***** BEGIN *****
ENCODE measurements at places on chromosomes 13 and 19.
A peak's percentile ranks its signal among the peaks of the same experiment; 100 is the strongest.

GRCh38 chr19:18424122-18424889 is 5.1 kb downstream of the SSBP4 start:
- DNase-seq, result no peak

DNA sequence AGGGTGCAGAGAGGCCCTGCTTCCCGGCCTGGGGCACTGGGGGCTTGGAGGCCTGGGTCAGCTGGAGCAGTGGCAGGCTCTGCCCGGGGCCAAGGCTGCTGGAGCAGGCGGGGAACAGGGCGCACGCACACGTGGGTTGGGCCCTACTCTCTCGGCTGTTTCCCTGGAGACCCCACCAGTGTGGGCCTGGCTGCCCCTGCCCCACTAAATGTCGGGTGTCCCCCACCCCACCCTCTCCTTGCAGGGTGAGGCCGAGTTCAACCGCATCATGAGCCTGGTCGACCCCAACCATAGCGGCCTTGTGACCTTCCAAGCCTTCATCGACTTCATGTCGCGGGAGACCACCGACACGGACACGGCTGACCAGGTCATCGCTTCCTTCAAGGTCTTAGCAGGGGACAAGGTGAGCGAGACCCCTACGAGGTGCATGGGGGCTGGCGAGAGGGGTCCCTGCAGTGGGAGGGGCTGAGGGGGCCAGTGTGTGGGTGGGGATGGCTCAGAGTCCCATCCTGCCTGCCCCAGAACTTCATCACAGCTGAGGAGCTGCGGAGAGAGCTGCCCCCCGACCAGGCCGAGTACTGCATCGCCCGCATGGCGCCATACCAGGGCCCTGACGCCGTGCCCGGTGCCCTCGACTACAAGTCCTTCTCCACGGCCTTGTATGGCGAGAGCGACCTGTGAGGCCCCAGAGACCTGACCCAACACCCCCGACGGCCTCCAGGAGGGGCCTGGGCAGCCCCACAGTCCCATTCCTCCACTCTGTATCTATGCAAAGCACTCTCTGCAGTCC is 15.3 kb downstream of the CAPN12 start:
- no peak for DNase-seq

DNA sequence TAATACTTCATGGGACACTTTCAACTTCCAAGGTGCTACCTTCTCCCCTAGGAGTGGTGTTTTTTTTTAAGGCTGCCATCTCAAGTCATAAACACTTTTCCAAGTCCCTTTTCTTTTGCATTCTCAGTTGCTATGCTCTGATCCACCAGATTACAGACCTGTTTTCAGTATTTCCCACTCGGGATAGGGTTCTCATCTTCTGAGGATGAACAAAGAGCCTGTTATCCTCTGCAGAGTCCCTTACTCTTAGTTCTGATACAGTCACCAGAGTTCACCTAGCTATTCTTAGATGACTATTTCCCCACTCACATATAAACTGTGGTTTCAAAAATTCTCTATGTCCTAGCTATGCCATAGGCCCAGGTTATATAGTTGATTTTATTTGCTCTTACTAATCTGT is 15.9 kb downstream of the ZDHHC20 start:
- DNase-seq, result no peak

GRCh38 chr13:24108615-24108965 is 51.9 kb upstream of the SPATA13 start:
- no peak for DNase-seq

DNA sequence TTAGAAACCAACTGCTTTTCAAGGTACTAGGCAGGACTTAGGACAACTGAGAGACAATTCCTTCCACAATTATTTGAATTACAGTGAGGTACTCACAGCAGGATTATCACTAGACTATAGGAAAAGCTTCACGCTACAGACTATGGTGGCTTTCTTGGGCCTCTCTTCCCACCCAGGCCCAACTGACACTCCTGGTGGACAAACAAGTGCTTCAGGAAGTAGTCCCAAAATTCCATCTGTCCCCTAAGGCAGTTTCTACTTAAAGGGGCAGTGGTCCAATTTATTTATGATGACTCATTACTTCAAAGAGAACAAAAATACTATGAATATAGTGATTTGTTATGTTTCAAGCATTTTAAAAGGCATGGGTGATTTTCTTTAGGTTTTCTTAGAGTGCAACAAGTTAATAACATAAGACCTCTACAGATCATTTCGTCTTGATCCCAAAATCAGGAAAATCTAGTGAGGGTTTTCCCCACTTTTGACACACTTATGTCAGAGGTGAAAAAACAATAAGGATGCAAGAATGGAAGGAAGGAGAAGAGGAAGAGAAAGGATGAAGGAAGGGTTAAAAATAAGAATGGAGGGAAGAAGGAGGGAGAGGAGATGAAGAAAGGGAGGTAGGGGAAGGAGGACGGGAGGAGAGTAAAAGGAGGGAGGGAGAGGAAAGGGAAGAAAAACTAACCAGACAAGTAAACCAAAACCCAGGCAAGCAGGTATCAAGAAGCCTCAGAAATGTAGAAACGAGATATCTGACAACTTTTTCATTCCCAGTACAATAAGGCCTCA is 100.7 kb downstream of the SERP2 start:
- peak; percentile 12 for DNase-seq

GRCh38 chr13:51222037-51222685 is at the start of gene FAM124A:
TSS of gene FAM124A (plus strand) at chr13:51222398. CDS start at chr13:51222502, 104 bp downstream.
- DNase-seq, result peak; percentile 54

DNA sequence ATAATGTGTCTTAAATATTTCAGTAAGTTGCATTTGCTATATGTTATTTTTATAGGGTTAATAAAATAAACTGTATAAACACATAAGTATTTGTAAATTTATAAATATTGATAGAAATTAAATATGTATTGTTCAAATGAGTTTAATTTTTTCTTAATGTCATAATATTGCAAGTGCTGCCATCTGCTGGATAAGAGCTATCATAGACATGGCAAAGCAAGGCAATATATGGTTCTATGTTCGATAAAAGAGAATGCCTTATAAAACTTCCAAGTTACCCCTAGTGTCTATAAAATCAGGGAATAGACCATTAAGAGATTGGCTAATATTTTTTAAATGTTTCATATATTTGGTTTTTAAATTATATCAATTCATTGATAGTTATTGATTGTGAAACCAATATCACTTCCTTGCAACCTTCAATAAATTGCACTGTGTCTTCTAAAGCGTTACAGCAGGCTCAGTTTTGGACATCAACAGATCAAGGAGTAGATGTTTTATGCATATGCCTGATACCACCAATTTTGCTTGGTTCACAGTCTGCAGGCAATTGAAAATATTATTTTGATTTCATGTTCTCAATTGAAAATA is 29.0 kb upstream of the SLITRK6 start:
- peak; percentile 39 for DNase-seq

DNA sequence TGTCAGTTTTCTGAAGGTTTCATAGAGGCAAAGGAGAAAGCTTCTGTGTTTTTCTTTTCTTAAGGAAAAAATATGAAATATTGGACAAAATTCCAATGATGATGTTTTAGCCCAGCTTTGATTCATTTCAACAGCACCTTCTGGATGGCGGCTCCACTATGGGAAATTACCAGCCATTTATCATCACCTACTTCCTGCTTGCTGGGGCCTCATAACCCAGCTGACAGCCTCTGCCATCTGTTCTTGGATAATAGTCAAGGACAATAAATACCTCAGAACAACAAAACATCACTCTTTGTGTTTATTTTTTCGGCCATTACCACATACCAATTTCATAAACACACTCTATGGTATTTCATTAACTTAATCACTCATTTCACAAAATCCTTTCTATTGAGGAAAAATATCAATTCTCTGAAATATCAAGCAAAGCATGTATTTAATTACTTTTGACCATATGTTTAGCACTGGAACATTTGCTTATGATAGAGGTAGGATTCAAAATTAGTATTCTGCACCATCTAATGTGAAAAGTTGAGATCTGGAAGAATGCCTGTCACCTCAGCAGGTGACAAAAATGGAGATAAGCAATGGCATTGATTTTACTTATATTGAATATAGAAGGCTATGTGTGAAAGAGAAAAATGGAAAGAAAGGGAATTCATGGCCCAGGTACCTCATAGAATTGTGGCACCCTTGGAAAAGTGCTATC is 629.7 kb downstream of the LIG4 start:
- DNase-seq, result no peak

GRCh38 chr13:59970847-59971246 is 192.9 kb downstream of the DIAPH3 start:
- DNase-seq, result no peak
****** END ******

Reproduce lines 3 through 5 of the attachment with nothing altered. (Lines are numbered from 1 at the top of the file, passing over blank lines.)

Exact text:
GRCh38 chr19:18424122-18424889 is 5.1 kb downstream of the SSBP4 start:
- DNase-seq, result no peak

DNA sequence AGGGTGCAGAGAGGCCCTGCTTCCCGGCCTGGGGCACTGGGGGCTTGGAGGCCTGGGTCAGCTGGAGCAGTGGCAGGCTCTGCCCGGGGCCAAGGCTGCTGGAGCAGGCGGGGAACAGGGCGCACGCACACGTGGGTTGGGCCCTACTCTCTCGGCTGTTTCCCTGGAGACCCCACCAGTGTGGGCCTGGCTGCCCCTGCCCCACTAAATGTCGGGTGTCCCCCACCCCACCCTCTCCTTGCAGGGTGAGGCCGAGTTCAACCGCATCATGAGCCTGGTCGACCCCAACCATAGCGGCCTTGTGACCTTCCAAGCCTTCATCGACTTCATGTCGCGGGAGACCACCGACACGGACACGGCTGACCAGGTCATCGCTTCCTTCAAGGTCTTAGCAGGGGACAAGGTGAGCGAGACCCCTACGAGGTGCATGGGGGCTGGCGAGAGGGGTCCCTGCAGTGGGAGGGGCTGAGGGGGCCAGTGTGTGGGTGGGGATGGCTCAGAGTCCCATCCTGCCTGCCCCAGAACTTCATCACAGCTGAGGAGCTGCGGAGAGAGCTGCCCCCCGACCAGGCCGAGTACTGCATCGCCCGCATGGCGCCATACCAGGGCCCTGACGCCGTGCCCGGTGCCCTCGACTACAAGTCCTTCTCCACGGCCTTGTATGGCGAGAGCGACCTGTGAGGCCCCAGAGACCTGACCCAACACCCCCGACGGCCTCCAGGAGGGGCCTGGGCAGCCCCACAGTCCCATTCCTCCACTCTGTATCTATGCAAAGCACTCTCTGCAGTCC is 15.3 kb downstream of the CAPN12 start: